1911 Census

The 1911 census is considered a rather special census to a family historian as it is the first census that reveals a lot more details compared to previous censuses. I think many of us can appreciate the fact that this census is written by the head of the house which is most likely an ancestor rather than an enumerator. This census gives us so many clues and even an insight to the types of humour at the time to strong political beliefs. Mixed emotions were expressed through this census being taken at the peak of the suffragette movement. Many suffragettes boycotted the 1911 census and in many ways looking back now and seeing these censuses as a family historian it’s a wonderful piece of history that expresses these women’s voices.

The one thing that’s great about this 1911 census is the fact it has more columns than previously recorded censuses giving more information and this is great for any family historian. Your ancestors are practically telling you how long they have been married and how many children they had and how many died. This census is also the first census to record full details of British Army personnel who were stationed overseas which is really helpful.

 However, there is a strong reason for why so many details concerning personal information on fertility and marriage were required. At the time the government was extremely concerned about the high fatalities and rapid birth drop and they wanted answers to see how bad things were. The answers revealed the shocking truth on the state of the country. A huge concern was poor health which resulted in huge fatalities of children under the age of five and these numbers over the country were extremely high. The average life expectancy of a man in 1911 was around 51 years and for a woman it was 55. There were so many factors to why there was such a high death rate one example is tuberculosis was strife in the country along with many other incurable diseases which spread. Babies and infant deaths were caused from disease, lack of nutrition and conditions of poverty and sanitation. . 

The census gave other results which showed the different nationalities living at the time in certain areas of the country and large numbers emigrating. It also gave employment details and what sectors people were working in. These results also show the poverty areas of the country with targeted areas which had the least skilled men and women and where families were living in poverty.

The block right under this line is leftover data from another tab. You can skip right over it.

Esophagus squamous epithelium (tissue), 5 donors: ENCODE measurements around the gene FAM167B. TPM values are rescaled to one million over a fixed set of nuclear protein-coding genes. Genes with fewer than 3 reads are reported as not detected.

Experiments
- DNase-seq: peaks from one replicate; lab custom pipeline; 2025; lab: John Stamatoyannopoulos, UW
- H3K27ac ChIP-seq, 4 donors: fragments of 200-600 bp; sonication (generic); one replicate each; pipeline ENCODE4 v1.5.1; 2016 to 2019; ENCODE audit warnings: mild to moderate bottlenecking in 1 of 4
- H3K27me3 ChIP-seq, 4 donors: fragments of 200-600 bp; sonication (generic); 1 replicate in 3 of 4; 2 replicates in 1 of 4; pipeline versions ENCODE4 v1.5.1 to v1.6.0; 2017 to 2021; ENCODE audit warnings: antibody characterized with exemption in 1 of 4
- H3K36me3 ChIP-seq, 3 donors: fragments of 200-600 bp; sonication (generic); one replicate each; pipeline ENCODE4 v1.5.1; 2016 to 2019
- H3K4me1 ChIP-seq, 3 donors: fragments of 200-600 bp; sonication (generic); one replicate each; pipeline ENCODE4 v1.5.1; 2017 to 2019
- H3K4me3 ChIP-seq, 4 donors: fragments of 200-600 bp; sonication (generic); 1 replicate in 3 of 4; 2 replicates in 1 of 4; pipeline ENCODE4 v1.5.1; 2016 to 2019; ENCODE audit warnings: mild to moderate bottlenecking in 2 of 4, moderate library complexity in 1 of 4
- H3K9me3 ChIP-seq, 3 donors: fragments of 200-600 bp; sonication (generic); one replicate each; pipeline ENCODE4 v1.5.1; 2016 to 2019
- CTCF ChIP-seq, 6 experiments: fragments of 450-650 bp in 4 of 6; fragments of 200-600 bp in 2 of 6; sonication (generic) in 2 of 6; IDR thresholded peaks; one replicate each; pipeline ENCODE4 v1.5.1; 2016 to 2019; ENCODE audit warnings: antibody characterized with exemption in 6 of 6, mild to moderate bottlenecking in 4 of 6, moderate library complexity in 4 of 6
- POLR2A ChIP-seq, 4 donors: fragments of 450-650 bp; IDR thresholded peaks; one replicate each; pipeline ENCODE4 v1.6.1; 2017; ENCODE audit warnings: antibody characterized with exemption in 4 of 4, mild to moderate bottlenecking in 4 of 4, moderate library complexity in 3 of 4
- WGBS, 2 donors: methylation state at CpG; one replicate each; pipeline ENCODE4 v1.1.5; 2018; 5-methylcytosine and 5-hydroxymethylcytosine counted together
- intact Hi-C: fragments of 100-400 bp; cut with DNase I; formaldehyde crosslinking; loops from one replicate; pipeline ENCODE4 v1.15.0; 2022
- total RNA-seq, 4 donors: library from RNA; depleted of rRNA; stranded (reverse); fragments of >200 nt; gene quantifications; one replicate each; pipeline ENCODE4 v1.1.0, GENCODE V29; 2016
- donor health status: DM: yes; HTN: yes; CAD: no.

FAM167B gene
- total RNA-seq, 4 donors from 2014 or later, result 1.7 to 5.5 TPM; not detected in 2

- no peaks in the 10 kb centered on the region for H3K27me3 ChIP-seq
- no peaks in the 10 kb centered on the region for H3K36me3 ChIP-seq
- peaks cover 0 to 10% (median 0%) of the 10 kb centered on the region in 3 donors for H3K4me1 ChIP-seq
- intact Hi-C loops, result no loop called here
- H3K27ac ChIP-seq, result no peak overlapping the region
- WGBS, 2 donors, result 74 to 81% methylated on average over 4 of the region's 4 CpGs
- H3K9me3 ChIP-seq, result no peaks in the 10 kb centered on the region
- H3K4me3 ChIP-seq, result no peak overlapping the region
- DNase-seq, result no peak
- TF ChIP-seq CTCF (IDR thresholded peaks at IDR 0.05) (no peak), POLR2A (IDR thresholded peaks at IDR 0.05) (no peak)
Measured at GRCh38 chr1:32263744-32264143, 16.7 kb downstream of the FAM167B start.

Many will ask what changes were made after 1911 to improve things. Well, the government did learn a lot from the 1911 census and that more housing was required with better sanitation which would improve hygiene facilities preventing diseases such as cholera. More effort was made in child welfare to make sure children were getting more nutrition in their diet. Milk depots came about where mothers could feed their babies with free milk. However, little chance to make big changes because of the outbreak of WW1 came to Britain’s doorstep in 1914. War has never been a good thing and we lost so many young men in this cold war. However, it did alter everything, perhaps our lifestyle changes evolved much faster in order to survive. In 1919 after the war social housing was first made available which was led by councils across the country. This gave soldiers and families living in poverty an affordable, safe home to live in which helped to improve lives. 

The standard of education to both girls and boys became more of an importance after 1911 and the education system was starting to expand and improve. The 1911 census also showed areas where many were unskilled and where children were uneducated.

 Other sectors developed due to the war which included doctors who had learnt a tremendous amount of new medical skills and procedures since dealing with soldiers with large amputations and wounds. Technology and machinery advances developed much faster with machine guns, transport, airplanes and communication with telephones.

One thing to note about the 1911 census is that around five percent of this census collection suffered some water damage many years ago. All were scanned and transcribed, however some enumerator summary books are missing online.